Having finally tied up all the loose ends of our trip this summer, we wanted to take a few minutes and share with you our adventure.
As some of you may remember, this year The Perros Project partnered with the Remote Area Medical (RAM) organization. We had a much smaller team this time around as we were focused almost exclusively on veterinary services. This year's team consisted of Dr. Brenda Kennedy, Dr. Virginia Kiefer, Cinnamin Piggott, Kim Upham, Matt Molchan, Carin Busch, and Matt Webber. It is amazing how complete strangers can come together and so quickly form a productive and positive team focused on doing their best for the animals.
While we were preparing for the trip here in the US by assembling needed drugs and medical equipment, our wonderful partners on the ground secured excellent locations for the clinic, promoted it in their community, and signed up people interested in having their dog (and a couple of cats) spayed or neutered. We couldn’t have done it without all of the effort put in by Amigo Fiel (especially Bertha Quezada) and Javier Rosales. Their dedication is truly inspiring.
The entire group, both Americans and Peruvians, spent five days working to improve conditions for dogs in the Huanchaco/Trujillo area. While we had originally planned to focus our attention almost exclusively on spaying and neutering, conditions on the ground led us to divide our time between doing sterilizations and working on other health issues like parasite control and treatment of ill and injured animals. The surgical team, made up of the Americans and two Peruvian veterinarians was able to complete 37 dog spays, 10 dog neuters, 4 feline spays and 2 feline neuters.
In addition to the surgeries, the team formed a mobile unit (literally door-to-door) and examined a total of 27 canine patients and 14 feline patients treating them as best as we could. The most common and obvious problems encountered during the home visits was parasitic disease (both ectoparasites such as ticks and fleas, and likely endoparasites as well). According to Dr. Kennedy, “Two of these dogs were the worse cases of tick infestation I have ever seen - must have been more than 300 on each of them”.
Other patients treated included a dog with an infected non-union fracture, a cat that was missing it's distal limb that had a mild infection of the stump, a puppy that had been vomiting for several days, and a cat with a bad upper respiratory infection who was dehydrated. In the end, every animal received flea and tick treatment, and the team left all that they had with Javier to continue to medicate monthly.
As Brenda told us: “Everyone was very gracious with welcoming us into their homes and we all left these days feeling dusty and tired, but with a good sense of accomplishment that we had been able to have a presence in the community”.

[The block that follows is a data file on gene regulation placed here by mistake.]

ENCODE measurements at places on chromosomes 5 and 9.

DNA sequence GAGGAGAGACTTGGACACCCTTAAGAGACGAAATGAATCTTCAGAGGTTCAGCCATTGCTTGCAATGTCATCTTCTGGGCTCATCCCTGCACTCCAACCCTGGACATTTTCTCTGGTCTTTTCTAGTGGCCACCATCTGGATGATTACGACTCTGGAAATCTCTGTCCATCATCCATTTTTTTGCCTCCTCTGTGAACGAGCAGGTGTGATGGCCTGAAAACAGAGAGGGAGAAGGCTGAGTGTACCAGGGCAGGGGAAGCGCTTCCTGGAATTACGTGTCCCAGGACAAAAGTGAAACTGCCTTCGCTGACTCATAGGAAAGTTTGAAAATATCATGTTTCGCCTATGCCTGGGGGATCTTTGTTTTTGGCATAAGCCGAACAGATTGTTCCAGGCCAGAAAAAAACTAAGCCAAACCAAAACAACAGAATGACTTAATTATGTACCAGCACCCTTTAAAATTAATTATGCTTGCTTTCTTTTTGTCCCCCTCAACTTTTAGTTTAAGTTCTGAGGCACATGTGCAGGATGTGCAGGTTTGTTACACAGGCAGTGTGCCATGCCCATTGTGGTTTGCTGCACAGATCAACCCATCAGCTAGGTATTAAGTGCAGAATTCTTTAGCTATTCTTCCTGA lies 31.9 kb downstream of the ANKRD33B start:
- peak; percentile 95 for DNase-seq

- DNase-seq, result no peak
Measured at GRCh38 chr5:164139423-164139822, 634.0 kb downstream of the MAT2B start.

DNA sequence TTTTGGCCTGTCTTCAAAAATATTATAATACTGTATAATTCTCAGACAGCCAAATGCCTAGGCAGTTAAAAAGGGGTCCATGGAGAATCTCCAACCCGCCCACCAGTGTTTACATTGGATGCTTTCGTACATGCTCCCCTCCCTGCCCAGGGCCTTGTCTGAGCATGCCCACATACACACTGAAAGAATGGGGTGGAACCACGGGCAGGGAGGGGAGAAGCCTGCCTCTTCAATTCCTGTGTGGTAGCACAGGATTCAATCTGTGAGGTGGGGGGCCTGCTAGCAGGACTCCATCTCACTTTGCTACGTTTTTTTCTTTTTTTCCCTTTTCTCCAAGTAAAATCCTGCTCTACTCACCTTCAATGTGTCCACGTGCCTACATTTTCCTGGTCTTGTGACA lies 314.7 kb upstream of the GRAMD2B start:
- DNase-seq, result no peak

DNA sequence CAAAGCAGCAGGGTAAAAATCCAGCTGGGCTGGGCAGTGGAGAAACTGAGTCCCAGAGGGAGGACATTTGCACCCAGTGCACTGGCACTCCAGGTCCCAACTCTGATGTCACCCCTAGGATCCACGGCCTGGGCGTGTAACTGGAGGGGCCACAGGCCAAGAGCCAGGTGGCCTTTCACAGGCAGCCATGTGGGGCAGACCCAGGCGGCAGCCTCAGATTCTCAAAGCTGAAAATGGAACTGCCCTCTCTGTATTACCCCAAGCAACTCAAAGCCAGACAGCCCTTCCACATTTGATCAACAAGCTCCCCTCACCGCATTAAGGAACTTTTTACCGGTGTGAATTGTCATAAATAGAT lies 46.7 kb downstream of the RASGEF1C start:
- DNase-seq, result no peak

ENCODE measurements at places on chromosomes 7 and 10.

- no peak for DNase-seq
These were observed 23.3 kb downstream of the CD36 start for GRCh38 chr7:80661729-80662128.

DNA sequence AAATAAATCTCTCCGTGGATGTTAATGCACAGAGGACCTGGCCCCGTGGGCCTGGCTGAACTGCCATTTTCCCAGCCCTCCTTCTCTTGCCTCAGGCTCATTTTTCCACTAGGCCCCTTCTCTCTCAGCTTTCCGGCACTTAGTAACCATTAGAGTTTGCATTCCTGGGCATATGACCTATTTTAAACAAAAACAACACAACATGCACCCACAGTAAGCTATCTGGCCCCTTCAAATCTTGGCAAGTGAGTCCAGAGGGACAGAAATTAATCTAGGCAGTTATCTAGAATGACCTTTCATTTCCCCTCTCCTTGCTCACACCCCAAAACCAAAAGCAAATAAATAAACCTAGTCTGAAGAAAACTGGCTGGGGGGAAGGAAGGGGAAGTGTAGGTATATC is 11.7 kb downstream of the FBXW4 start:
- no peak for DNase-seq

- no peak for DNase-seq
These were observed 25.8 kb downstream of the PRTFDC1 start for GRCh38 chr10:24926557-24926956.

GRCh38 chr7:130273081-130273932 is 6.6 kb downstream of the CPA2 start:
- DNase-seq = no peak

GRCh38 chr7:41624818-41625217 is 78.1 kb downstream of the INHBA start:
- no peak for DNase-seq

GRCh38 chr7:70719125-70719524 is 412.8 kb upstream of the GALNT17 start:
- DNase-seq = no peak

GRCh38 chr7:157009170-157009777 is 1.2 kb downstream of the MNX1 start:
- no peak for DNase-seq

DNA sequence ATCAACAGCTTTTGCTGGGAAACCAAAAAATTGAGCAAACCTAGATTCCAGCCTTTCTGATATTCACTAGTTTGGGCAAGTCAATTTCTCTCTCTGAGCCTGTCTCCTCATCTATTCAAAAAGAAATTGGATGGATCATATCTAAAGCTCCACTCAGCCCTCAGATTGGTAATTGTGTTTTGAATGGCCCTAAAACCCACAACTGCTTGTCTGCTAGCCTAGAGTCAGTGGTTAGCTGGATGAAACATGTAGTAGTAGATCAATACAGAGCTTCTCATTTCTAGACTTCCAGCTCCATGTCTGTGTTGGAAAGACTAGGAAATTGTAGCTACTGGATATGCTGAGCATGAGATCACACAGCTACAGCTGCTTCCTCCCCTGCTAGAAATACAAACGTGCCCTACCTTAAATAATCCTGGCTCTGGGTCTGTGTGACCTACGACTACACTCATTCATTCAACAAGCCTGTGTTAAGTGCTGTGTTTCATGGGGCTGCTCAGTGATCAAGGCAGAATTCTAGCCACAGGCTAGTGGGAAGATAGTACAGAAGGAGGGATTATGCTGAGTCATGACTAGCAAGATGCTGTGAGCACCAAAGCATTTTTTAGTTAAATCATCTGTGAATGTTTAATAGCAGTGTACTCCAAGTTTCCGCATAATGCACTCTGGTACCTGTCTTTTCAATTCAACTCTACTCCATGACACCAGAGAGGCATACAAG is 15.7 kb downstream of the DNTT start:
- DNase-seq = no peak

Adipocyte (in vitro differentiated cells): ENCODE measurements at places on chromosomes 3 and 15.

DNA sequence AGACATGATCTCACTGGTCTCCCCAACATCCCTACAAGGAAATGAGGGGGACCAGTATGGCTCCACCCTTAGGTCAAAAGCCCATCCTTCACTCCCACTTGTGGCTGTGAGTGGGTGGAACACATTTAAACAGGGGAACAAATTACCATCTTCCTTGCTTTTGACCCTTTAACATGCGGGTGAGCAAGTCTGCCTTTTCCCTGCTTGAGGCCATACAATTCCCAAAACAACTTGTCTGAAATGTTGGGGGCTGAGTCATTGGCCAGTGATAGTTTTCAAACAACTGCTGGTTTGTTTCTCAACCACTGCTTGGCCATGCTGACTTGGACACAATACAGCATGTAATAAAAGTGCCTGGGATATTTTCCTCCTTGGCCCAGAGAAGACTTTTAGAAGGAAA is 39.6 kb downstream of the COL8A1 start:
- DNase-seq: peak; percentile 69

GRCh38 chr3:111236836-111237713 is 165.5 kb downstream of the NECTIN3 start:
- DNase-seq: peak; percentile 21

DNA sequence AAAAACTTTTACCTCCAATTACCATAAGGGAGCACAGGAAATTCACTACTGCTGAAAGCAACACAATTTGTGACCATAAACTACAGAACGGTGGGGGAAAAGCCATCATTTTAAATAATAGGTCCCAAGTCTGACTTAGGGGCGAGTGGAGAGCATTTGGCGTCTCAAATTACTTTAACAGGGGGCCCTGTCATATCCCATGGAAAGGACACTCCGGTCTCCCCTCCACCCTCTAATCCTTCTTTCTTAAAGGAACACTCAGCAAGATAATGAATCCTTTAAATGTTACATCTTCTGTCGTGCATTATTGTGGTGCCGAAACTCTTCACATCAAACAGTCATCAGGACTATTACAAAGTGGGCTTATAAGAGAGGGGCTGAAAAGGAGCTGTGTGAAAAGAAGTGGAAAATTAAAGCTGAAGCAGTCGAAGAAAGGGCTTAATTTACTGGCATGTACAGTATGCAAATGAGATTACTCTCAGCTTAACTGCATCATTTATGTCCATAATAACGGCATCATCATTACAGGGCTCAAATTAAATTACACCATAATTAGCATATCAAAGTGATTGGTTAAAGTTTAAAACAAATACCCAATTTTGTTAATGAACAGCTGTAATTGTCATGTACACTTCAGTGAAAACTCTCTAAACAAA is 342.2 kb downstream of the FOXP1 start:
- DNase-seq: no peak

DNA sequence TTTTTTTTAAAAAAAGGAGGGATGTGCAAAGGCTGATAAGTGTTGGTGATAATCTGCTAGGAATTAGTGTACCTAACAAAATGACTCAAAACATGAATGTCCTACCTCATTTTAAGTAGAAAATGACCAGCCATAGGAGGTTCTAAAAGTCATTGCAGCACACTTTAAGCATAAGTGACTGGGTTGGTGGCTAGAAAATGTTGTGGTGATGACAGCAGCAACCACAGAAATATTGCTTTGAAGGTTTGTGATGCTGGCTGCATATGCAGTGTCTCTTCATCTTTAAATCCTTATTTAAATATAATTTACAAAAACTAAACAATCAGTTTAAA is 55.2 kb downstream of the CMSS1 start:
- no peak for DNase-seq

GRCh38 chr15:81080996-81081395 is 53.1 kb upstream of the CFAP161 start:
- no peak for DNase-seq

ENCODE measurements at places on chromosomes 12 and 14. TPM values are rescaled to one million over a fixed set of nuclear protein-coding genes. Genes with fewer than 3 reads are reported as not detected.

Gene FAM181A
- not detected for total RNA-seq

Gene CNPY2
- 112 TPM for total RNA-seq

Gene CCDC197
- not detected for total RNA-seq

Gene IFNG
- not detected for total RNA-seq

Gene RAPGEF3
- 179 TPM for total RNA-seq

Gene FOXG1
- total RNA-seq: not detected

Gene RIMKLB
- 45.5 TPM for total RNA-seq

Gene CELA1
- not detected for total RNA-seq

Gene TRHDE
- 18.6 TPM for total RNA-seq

There were two major lessons that we learned from this trip and which we will use to improve our trips in the future. First, it is important to remember that the animals we are seeing in Peru have much greater health concerns than those in the United States. Many of the dogs that were seen for sterilization were really not in the ideal health conditions for the surgery. In fact, two of the animals that were operated on passed away following the surgery which was very difficult for the team and others involved. In the future we intend to do additional preparation for the animals that we will operate on by starting the pre-surgical care and health maintenance for the patient ahead of time. Basic parasite treatments will greatly improve the dogs health, chances of a successful surgery, and also their general daily life. (Note to reader: Anyone have a contact at Frontline?).
The second lesson is that we need to have more security around any drugs and equipment that we are sending to Peru via the airlines or otherwise. Almost all of the major pharmaceuticals and key pieces of equipment for the clinic were in a bag that was ultimately lost by United Airlines. We followed all the proper protocol but it still got lost. Trying to conduct the clinic without these key elements required a lot of resourcefulness on the part of the team but also created a lot of stress. In the end, the lost bag was part of what led to the decision to do the clinic for three days instead of five, shifting attention to other health issues and making home visits.
In closing, it was an amazing experience that allowed us to make some great advances while also teaching us a lot of valuable lessons. Even with the difficulties that we faced the relationships we now have with our friends in Peru are stronger than they were last year and will only grow stronger in time allowing us an even better partnership and even more rewarding work ahead.
It still amazes us that this all began a few shorts summers ago with one dog and the two of us asking the question “What would it take?". Which brings us to the biggest 'thank you' of all - the one to all of you who have supported the work of this project. Thank you so much for your financial support this past year. All of this hard work would not be possible without your help.
The Perros Project
Matt & Courtney
PS - We did take some time out of our focus on veterinary care to check-in on the work we completed last summer at the shelter. The fences, the gates, the doors, the windows, the roofs, the locks, and the brickwork we helped make happen last year is all still standing! Walking into the Huanchaquito shelter in 2011 was quite a different experience than that of years past. Daniel and the staff are still there and still putting in the hard work each day. It made us so happy to see that our efforts had not only withstood the test of some time (and many paws) but that it also lead to more adoptions and made the day to day work at the shelter easier.